Three Considerations to Help Keep Your Estate Plan Current

Estate planning documents often receive little attention after they are drafted. Why? People tend to find the process emotional and burdensome, and that’s often motivation enough to put off updates until next year—or even several years!

Changes in the law or in family circumstances can make estate plans fall short of their intended goals. Here are three critical considerations to review with your attorney right now to help keep your plan current:

1. How assets are owned

Assets owned in joint tenancy go to the surviving joint tenant by operation of law, no matter what your will or trust may say. For example, by adding a child’s name to a parent’s account to provide “access” should something happen to the parent, the child becomes a joint tenant of the account. If the parent dies, those assets will most likely be awarded to the child, even if the parent’s will or trust specifies something else.

Assets owned under community property laws (applicable in Arizona, California, Idaho, Louisiana, Nevada, New Mexico, Texas, Washington, and Wisconsin) sometimes receive a substantial income tax benefit—a double step-up in cost basis, which is used to calculate capital gains. If you live in a state where this applies, use caution when moving to a non-community property state.

Beneficiary designations are another critical factor in estate planning. If your spouse passes away before you do, their IRA, 401(k) or similar assets could go directly to your children rather than according to the terms of the will or trust that you’ve spent so much time and money crafting. Make sure that your beneficiary designations are up-to-date and aligned with your desired estate plan.

2. How assets are protected

In the event that both parents die, assets left to children are often placed in trusts. Such trusts may be drafted to provide that a percentage of assets shall be distributed to the child at a certain age and the remainder at a later time.

Consider changing this to make your child’s trust function as a “back door prenuptial” agreement that could help protect the assets in the event of a marital breakdown in the future. That is, include a provision that says the assets are to be kept in trust indefinitely and may be distributed at a given age at the child’s request. This can prevent the funds from being considered marital assets, while still making them available to your child.

3. How to minimize tax

The federal estate tax exemption for 2024 is $13.61 million,1 which means that federal estate tax is not a concern for most families. However, if you think that your family will cross this threshold, you can work with your wealth advisor to explore provisions such as “portability,” which can allow a deceased spouse's unused exemption to be transferred to the surviving spouse, and mechanisms such as a Disclaimer Trust, which can potentially double the estate tax exemption for the surviving spouse. These types of strategies have the potential to shield more family assets from estate taxes.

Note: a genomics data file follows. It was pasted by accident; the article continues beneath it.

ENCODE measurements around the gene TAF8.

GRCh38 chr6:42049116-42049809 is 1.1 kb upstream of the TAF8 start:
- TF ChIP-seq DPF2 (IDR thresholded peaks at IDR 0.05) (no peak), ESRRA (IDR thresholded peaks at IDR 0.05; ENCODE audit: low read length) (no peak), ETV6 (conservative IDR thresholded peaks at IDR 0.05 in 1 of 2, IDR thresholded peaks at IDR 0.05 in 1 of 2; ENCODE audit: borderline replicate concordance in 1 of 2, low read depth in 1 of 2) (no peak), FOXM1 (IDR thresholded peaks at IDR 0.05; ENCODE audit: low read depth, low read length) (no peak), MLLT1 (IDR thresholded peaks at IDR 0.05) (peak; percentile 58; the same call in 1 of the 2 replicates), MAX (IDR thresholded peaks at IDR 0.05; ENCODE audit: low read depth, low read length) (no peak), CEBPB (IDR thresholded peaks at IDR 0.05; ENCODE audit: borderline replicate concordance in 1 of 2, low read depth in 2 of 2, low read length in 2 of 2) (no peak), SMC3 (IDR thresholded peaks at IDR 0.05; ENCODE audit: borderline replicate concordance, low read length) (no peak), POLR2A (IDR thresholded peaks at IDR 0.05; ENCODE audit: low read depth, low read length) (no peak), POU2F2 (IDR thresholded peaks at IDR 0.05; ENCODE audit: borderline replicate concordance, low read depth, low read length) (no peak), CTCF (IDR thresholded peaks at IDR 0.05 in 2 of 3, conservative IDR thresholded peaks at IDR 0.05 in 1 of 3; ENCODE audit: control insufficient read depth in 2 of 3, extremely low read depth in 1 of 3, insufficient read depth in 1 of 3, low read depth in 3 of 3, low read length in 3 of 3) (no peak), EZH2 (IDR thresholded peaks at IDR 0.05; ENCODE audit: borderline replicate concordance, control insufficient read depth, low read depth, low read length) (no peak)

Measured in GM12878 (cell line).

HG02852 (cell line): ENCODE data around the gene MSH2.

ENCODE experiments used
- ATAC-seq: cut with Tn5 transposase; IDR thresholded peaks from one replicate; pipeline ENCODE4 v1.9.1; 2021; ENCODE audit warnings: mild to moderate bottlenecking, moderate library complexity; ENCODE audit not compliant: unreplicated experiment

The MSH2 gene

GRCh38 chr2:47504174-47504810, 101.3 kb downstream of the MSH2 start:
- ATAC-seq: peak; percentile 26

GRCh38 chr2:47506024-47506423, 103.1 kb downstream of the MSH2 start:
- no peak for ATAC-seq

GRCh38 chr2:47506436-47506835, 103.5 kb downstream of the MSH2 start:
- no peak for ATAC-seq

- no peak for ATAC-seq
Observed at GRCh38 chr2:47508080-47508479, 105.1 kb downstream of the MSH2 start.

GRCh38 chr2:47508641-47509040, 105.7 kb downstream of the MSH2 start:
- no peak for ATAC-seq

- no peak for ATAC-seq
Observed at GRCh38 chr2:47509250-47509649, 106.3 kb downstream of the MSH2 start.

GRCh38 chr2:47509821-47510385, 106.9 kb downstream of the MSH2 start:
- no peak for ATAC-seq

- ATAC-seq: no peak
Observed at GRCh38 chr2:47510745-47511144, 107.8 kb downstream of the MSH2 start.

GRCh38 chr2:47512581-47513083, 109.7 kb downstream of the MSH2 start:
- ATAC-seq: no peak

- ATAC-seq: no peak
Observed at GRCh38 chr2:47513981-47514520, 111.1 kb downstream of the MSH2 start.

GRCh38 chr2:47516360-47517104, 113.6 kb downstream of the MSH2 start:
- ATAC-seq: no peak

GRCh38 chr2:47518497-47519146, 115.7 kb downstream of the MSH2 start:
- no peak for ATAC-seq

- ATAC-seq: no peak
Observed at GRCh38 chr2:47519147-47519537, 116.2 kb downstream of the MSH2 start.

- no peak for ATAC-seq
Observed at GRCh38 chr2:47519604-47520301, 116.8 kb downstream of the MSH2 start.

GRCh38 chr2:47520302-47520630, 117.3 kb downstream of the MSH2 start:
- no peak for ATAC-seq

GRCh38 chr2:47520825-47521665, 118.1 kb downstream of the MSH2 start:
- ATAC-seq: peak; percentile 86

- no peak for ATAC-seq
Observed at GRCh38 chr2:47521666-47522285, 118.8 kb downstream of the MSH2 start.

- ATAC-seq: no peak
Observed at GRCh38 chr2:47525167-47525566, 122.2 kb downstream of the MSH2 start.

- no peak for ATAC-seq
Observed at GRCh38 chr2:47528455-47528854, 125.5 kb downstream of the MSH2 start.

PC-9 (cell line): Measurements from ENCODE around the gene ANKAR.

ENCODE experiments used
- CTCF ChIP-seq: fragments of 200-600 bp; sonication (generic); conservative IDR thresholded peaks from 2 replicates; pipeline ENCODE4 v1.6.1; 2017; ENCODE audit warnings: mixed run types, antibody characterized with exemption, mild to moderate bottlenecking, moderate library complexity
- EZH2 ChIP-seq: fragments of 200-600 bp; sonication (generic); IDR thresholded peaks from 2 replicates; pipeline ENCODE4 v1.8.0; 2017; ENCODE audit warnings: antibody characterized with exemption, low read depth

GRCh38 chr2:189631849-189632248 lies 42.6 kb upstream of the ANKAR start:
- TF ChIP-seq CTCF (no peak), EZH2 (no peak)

A more pressing concern for many families is income tax - particularly the income tax that may be payable on the capital gains from inherited assets. One of the ways to minimize income tax on estate assets is to take advantage of how the cost basis of these assets is “stepped up” to fair market value on the date of death.

For example, if you purchased a stock for $100 five years ago and sold it today for $1,000, there would be a $900 taxable gain. But if you never sold the stock, it would receive a new cost basis at death equal to its fair market value—in this example, $1,000—which may eliminate taxable capital gains. If the stock had instead fallen to $90, your heirs would have the option of waiting up to six months after the date of death before committing to a new cost basis. The main takeaway? Consider arranging your asset ownership and document provisions to take advantage of the step-up at death.

Estate planning is a task that never really ends. Changes in everything from tax legislation and asset values to family structure and legacy goals can inspire updates and improvements over time. But working with your wealth advisor and estate attorney, it may be possible to make just a few changes today that could result in  better outcomes for generations to come.




Neil Teubel, MS, CFP

Neil Teubel, MS, CFP

Partner, Wealth Advisor

Neil is a Partner, Wealth Advisor and Investments Leader in our Itasca, IL, office. His passion is helping executives, widows and retirees live full lives while navigating their wealth planning complexities. Neil has his master’s degree in financial planning and has frequently been named to both Forbes and Chicago Crain’s list of Top Wealth Advisors. He joined legacy firm BDF in 2011.


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